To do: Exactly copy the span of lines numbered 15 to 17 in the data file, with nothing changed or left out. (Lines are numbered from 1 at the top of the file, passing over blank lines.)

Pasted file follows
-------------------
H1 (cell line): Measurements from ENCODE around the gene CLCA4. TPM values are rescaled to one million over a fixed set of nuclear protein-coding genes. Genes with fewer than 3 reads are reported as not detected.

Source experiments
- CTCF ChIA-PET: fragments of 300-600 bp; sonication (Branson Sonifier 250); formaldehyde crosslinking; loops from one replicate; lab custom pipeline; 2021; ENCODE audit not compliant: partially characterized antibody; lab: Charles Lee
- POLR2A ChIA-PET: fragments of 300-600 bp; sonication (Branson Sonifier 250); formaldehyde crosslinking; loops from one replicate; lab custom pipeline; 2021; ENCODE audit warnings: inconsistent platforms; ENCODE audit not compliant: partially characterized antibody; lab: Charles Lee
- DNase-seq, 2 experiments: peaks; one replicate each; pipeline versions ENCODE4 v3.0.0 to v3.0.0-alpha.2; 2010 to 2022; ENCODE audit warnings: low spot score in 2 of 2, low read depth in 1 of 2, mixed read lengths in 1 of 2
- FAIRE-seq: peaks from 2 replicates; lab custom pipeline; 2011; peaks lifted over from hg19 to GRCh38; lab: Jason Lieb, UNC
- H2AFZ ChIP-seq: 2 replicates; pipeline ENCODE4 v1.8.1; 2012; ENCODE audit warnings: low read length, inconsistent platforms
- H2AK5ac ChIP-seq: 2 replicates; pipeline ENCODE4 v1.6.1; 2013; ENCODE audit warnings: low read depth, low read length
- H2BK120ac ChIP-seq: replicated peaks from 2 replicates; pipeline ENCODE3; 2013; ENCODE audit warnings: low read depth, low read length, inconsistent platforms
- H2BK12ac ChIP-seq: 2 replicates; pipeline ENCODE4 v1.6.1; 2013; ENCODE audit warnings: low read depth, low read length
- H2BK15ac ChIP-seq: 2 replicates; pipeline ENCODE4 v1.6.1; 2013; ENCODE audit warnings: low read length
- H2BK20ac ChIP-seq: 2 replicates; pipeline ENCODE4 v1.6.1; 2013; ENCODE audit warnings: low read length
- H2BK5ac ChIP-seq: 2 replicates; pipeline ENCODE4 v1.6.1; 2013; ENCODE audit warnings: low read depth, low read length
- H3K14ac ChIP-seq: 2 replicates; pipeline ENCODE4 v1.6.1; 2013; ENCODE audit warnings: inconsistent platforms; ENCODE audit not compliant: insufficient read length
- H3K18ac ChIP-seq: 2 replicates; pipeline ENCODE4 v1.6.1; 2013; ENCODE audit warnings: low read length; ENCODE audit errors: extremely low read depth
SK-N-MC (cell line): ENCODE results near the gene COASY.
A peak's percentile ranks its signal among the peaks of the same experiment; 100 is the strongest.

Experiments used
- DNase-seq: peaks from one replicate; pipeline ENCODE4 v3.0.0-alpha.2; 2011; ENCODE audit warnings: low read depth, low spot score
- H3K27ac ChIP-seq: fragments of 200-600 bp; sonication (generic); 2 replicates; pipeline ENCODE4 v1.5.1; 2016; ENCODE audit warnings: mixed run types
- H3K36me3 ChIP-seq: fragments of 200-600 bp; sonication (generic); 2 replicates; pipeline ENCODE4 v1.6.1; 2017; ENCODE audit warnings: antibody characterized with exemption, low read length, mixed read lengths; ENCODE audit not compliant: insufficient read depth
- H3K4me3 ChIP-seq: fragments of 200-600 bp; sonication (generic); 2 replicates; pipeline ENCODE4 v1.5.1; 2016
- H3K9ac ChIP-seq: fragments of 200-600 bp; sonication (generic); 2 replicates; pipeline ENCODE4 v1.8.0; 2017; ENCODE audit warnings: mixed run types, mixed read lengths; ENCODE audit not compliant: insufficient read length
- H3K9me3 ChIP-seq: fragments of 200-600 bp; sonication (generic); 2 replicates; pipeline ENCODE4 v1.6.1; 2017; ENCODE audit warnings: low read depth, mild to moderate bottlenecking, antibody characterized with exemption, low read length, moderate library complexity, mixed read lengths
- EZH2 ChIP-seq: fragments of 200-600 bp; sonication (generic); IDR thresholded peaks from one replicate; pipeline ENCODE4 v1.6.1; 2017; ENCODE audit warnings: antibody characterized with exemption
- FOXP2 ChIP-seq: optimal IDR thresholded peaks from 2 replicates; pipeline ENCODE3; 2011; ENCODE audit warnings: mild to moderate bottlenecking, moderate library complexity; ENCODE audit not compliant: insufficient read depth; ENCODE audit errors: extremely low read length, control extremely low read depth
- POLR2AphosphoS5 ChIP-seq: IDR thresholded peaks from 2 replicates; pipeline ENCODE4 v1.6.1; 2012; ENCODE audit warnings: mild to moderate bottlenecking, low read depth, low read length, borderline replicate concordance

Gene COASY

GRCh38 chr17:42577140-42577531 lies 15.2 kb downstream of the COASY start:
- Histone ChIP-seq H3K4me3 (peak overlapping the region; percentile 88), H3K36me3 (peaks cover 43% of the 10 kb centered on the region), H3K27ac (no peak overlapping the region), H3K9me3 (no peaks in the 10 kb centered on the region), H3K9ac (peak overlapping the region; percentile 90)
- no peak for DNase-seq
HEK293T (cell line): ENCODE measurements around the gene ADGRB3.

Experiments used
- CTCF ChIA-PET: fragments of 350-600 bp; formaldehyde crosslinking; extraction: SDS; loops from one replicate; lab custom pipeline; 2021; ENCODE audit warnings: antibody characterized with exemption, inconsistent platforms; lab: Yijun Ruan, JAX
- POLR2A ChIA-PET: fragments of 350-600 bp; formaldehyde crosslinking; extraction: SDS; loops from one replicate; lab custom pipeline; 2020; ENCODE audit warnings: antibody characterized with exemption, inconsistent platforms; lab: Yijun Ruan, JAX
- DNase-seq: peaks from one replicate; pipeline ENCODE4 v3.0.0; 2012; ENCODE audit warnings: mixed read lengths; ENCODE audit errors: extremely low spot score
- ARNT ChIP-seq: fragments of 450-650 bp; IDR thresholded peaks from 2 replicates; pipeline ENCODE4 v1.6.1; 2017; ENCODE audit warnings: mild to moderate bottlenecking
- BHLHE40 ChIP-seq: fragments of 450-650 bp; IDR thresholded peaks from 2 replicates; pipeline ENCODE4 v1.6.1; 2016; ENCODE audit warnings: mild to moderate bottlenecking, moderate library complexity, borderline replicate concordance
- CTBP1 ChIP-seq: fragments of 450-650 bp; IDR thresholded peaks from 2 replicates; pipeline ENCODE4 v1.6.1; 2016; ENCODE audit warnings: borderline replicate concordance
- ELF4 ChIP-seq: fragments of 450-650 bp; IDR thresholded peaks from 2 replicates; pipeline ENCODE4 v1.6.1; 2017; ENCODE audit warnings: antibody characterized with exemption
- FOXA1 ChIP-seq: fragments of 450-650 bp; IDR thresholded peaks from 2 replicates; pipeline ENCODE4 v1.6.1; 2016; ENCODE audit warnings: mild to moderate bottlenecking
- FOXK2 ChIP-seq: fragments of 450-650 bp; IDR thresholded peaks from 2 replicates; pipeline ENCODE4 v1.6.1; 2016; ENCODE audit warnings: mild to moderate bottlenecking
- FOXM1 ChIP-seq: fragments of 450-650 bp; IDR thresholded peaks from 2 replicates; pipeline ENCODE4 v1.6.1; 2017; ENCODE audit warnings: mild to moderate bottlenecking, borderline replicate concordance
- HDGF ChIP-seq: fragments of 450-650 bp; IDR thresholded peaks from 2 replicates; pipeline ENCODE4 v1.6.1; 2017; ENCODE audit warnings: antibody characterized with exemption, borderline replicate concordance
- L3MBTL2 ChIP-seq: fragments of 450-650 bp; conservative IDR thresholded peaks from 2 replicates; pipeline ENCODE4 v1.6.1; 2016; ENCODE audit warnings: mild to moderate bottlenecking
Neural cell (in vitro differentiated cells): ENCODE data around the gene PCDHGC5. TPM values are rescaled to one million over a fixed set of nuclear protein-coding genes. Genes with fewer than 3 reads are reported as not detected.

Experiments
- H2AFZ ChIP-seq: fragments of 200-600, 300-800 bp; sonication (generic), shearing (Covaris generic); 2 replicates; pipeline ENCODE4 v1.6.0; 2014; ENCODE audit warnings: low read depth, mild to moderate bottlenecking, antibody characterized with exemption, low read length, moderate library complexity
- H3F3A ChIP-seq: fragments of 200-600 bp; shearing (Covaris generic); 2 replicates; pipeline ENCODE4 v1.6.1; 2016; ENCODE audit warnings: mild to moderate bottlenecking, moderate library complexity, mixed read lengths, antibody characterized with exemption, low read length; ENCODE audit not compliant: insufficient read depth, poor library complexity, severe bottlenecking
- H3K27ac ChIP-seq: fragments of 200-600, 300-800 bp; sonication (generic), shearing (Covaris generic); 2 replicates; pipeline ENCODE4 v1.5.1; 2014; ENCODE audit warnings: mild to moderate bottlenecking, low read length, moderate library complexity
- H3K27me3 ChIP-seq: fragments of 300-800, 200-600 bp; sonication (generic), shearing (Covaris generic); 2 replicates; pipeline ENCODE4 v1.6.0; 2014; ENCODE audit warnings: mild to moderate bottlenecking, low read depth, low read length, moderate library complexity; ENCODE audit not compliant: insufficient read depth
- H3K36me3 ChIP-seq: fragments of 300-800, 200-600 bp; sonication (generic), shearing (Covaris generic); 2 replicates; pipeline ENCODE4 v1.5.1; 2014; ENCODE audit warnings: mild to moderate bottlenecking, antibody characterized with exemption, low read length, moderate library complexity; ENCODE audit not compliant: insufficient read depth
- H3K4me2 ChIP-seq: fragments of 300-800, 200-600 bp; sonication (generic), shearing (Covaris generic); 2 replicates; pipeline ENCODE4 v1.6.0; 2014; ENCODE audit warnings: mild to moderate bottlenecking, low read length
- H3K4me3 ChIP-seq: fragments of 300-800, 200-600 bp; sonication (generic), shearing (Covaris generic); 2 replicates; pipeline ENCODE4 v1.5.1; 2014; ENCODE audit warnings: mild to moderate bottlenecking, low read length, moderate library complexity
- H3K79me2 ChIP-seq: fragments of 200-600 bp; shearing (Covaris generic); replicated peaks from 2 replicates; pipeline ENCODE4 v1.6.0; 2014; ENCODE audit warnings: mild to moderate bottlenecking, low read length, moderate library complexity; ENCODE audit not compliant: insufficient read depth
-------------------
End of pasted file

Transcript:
- H3K18ac ChIP-seq: 2 replicates; pipeline ENCODE4 v1.6.1; 2013; ENCODE audit warnings: low read length; ENCODE audit errors: extremely low read depth
SK-N-MC (cell line): ENCODE results near the gene COASY.
A peak's percentile ranks its signal among the peaks of the same experiment; 100 is the strongest.